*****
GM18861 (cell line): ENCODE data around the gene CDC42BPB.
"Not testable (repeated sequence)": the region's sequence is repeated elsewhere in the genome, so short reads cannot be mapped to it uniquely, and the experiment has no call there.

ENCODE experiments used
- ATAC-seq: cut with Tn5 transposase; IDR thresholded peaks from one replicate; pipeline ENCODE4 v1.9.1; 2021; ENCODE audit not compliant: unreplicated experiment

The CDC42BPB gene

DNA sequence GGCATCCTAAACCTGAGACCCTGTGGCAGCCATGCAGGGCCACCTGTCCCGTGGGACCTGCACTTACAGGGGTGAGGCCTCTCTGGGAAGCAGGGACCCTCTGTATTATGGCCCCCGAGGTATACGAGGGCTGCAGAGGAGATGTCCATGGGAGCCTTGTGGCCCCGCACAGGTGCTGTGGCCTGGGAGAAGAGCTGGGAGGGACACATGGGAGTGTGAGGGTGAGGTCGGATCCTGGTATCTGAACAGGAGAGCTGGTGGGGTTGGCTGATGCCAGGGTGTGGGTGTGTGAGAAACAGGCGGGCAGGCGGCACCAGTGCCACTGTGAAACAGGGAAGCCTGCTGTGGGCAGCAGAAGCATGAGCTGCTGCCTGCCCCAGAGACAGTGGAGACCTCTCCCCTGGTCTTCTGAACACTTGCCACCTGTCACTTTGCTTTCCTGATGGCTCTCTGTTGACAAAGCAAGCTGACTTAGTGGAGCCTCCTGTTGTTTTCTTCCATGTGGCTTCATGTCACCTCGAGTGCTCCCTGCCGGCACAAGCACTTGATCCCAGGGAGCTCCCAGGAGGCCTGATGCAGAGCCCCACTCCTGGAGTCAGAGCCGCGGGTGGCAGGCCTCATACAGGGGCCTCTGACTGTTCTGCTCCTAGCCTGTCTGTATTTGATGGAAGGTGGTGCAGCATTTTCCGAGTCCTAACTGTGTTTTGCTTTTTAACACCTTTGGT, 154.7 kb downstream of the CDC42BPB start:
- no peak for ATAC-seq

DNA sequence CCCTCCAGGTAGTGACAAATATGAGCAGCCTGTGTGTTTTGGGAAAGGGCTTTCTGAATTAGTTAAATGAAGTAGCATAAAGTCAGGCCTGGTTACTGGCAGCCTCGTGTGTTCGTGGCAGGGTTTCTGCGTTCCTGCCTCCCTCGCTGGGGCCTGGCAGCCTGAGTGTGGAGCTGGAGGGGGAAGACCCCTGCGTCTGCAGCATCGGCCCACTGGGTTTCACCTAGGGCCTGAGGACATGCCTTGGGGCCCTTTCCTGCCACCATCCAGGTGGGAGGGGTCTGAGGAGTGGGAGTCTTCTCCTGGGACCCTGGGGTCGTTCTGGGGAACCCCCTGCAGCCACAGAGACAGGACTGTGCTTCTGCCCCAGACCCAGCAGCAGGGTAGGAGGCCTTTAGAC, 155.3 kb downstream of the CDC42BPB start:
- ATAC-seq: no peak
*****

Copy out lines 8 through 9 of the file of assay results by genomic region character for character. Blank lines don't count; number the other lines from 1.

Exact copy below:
DNA sequence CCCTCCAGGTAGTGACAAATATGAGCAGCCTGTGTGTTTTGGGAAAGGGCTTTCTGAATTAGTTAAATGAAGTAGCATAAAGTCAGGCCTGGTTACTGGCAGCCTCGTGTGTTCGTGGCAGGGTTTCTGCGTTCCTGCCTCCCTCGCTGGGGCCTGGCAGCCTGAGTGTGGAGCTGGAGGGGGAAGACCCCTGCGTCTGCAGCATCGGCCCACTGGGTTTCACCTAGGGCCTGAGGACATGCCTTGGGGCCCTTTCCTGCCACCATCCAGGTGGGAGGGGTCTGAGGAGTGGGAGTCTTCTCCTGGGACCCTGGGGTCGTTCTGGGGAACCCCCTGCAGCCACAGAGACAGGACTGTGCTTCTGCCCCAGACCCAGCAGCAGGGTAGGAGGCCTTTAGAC, 155.3 kb downstream of the CDC42BPB start:
- ATAC-seq: no peak